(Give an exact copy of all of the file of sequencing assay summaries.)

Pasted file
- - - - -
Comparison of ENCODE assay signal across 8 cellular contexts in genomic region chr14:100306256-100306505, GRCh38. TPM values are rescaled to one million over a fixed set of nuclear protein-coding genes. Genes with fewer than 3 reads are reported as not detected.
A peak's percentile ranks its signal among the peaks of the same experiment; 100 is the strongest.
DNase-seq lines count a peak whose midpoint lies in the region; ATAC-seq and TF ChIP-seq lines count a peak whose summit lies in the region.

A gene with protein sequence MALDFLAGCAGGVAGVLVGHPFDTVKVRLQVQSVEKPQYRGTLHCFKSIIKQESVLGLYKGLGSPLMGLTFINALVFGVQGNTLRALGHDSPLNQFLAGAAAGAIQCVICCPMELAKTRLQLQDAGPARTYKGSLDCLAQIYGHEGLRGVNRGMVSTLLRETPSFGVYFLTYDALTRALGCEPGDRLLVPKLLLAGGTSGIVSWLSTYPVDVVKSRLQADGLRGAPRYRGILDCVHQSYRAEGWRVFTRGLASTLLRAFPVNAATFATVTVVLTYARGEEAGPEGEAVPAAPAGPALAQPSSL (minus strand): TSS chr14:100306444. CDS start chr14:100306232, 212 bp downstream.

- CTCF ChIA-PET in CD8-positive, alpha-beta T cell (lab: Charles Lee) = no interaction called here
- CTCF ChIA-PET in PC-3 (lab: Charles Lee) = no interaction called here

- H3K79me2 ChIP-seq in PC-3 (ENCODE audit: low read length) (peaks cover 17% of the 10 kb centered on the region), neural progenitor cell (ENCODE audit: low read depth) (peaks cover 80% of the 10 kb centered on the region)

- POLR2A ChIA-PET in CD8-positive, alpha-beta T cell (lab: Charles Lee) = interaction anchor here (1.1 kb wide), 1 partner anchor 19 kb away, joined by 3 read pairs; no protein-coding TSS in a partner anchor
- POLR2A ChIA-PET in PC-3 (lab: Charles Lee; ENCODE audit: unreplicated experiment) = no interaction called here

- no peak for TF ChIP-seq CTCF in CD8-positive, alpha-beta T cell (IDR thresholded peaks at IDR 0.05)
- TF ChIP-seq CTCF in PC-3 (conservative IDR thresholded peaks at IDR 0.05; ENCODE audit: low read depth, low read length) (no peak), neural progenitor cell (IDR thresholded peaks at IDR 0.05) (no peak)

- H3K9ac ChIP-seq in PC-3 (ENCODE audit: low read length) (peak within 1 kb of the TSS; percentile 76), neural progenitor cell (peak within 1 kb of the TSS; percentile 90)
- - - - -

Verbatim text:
Comparison of ENCODE assay signal across 8 cellular contexts in genomic region chr14:100306256-100306505, GRCh38. TPM values are rescaled to one million over a fixed set of nuclear protein-coding genes. Genes with fewer than 3 reads are reported as not detected.
A peak's percentile ranks its signal among the peaks of the same experiment; 100 is the strongest.
DNase-seq lines count a peak whose midpoint lies in the region; ATAC-seq and TF ChIP-seq lines count a peak whose summit lies in the region.

A gene with protein sequence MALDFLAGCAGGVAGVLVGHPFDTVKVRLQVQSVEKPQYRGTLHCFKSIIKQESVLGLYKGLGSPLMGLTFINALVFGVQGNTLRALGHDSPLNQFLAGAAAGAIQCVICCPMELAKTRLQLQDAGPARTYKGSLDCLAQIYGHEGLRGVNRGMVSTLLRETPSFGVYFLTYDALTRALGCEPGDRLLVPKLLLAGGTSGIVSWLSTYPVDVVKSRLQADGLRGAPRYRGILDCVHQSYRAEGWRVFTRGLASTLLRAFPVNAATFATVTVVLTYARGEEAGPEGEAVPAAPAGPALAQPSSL (minus strand): TSS chr14:100306444. CDS start chr14:100306232, 212 bp downstream.

- CTCF ChIA-PET in CD8-positive, alpha-beta T cell (lab: Charles Lee) = no interaction called here
- CTCF ChIA-PET in PC-3 (lab: Charles Lee) = no interaction called here

- H3K79me2 ChIP-seq in PC-3 (ENCODE audit: low read length) (peaks cover 17% of the 10 kb centered on the region), neural progenitor cell (ENCODE audit: low read depth) (peaks cover 80% of the 10 kb centered on the region)

- POLR2A ChIA-PET in CD8-positive, alpha-beta T cell (lab: Charles Lee) = interaction anchor here (1.1 kb wide), 1 partner anchor 19 kb away, joined by 3 read pairs; no protein-coding TSS in a partner anchor
- POLR2A ChIA-PET in PC-3 (lab: Charles Lee; ENCODE audit: unreplicated experiment) = no interaction called here

- no peak for TF ChIP-seq CTCF in CD8-positive, alpha-beta T cell (IDR thresholded peaks at IDR 0.05)
- TF ChIP-seq CTCF in PC-3 (conservative IDR thresholded peaks at IDR 0.05; ENCODE audit: low read depth, low read length) (no peak), neural progenitor cell (IDR thresholded peaks at IDR 0.05) (no peak)

- H3K9ac ChIP-seq in PC-3 (ENCODE audit: low read length) (peak within 1 kb of the TSS; percentile 76), neural progenitor cell (peak within 1 kb of the TSS; percentile 90)